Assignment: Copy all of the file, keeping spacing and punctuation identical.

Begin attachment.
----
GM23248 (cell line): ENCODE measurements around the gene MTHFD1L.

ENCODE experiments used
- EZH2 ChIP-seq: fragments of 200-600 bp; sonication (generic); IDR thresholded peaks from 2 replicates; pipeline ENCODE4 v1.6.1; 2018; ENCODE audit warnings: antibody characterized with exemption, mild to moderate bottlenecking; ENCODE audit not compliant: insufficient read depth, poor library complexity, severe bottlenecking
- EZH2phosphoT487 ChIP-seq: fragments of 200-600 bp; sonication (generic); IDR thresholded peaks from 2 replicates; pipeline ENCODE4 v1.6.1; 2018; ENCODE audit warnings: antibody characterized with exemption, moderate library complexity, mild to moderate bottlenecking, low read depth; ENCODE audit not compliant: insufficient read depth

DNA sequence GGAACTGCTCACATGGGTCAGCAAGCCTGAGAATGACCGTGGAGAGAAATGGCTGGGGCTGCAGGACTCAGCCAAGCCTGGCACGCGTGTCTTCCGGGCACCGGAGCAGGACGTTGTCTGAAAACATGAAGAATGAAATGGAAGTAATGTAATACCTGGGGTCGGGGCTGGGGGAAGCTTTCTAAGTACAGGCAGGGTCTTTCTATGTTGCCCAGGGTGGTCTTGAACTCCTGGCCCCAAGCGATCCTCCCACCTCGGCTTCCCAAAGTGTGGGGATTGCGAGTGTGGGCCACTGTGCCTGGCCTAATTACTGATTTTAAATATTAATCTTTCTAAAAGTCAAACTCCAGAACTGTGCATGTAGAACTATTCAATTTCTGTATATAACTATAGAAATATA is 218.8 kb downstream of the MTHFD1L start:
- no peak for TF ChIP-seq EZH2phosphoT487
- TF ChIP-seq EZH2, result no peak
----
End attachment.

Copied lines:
GM23248 (cell line): ENCODE measurements around the gene MTHFD1L.

ENCODE experiments used
- EZH2 ChIP-seq: fragments of 200-600 bp; sonication (generic); IDR thresholded peaks from 2 replicates; pipeline ENCODE4 v1.6.1; 2018; ENCODE audit warnings: antibody characterized with exemption, mild to moderate bottlenecking; ENCODE audit not compliant: insufficient read depth, poor library complexity, severe bottlenecking
- EZH2phosphoT487 ChIP-seq: fragments of 200-600 bp; sonication (generic); IDR thresholded peaks from 2 replicates; pipeline ENCODE4 v1.6.1; 2018; ENCODE audit warnings: antibody characterized with exemption, moderate library complexity, mild to moderate bottlenecking, low read depth; ENCODE audit not compliant: insufficient read depth

DNA sequence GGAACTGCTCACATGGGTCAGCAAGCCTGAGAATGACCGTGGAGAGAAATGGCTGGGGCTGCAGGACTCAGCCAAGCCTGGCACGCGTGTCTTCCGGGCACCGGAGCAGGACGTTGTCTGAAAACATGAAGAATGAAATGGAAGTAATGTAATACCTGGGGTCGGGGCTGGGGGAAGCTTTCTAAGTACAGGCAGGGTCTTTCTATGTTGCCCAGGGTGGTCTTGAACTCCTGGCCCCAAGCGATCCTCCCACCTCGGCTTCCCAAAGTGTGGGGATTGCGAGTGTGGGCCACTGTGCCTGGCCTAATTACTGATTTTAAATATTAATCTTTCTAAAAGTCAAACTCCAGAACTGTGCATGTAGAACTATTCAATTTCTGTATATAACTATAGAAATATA is 218.8 kb downstream of the MTHFD1L start:
- no peak for TF ChIP-seq EZH2phosphoT487
- TF ChIP-seq EZH2, result no peak